When does alcohol use become a problem?
How you answer that question might differ from how someone else does.
That’s why it’s helpful to have objective criteria that offer some insight — and to occasionally take a good look at your alcohol consumption.
Overindulging in alcohol can affect your relationships, your career and your finances. And alcohol's effects on health cannot be understated. Excessive alcohol use has been linked to:
· Unintentional injuries resulting from car crashes, falls, drowning and firearms.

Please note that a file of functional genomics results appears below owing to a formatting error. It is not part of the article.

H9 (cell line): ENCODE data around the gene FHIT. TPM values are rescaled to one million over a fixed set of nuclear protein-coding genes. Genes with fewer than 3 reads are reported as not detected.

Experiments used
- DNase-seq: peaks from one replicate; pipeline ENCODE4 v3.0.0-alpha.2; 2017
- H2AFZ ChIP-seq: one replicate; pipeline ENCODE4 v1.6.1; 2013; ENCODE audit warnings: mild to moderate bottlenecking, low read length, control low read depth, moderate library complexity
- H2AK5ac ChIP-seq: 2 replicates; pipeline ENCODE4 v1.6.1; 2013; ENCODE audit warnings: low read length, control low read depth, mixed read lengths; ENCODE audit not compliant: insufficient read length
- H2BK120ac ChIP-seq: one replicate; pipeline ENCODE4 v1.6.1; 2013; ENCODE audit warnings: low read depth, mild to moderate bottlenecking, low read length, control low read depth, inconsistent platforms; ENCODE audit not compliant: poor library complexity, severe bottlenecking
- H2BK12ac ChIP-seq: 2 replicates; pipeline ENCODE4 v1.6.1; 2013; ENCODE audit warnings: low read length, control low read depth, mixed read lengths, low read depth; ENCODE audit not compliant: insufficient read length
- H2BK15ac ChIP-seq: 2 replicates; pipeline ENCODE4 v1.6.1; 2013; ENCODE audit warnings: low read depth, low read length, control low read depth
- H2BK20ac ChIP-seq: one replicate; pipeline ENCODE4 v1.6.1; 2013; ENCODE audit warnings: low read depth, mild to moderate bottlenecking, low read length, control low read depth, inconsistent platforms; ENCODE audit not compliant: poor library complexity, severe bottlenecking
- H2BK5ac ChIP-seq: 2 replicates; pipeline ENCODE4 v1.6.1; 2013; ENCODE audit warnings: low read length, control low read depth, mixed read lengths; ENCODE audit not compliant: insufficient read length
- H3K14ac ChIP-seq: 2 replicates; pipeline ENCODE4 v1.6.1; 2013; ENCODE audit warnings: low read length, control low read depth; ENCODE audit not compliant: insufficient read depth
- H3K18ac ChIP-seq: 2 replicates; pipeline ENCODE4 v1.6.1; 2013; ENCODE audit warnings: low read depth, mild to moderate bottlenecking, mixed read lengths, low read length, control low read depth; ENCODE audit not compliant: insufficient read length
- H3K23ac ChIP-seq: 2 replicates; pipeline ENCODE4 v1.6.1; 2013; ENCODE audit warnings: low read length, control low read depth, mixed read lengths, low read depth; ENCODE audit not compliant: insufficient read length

· Cardiovascular problems, such as high blood pressure, atrial fibrillation, heart attack and stroke.
· Several types of cancer, including those that affect the liver, mouth, throat and esophagus.
· Birth defects among children born to mothers who drank during pregnancy.
· Liver diseases, such as fatty liver, alcoholic hepatitis and cirrhosis.
· Gastrointestinal disorders, including gastritis and pancreatitis.
· Mental illness including depression and anxiety.
Some people may think you must be physically dependent on alcohol before it causes problems. But that’s not the case. Even if you don’t realize that alcohol is affecting your life, it can be. And if it is, it’s important to do something about it.